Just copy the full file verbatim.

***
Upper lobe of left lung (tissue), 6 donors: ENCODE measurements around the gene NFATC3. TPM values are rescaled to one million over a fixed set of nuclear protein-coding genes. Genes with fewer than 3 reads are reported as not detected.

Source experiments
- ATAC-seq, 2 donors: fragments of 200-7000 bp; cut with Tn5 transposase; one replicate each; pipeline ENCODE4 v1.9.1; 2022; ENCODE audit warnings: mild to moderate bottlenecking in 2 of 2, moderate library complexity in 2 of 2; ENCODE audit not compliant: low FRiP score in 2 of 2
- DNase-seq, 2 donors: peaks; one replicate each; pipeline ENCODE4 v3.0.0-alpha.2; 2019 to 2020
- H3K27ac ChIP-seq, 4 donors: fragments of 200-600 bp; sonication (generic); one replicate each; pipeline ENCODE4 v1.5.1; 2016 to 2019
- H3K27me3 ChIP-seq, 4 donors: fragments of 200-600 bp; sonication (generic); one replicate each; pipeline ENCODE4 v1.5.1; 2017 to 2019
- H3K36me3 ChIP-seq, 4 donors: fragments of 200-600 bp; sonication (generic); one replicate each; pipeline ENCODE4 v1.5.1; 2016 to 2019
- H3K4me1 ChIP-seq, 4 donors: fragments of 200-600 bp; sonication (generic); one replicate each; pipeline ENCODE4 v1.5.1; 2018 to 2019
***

Upper lobe of left lung (tissue), 6 donors: ENCODE measurements around the gene NFATC3. TPM values are rescaled to one million over a fixed set of nuclear protein-coding genes. Genes with fewer than 3 reads are reported as not detected.

Source experiments
- ATAC-seq, 2 donors: fragments of 200-7000 bp; cut with Tn5 transposase; one replicate each; pipeline ENCODE4 v1.9.1; 2022; ENCODE audit warnings: mild to moderate bottlenecking in 2 of 2, moderate library complexity in 2 of 2; ENCODE audit not compliant: low FRiP score in 2 of 2
- DNase-seq, 2 donors: peaks; one replicate each; pipeline ENCODE4 v3.0.0-alpha.2; 2019 to 2020
- H3K27ac ChIP-seq, 4 donors: fragments of 200-600 bp; sonication (generic); one replicate each; pipeline ENCODE4 v1.5.1; 2016 to 2019
- H3K27me3 ChIP-seq, 4 donors: fragments of 200-600 bp; sonication (generic); one replicate each; pipeline ENCODE4 v1.5.1; 2017 to 2019
- H3K36me3 ChIP-seq, 4 donors: fragments of 200-600 bp; sonication (generic); one replicate each; pipeline ENCODE4 v1.5.1; 2016 to 2019
- H3K4me1 ChIP-seq, 4 donors: fragments of 200-600 bp; sonication (generic); one replicate each; pipeline ENCODE4 v1.5.1; 2018 to 2019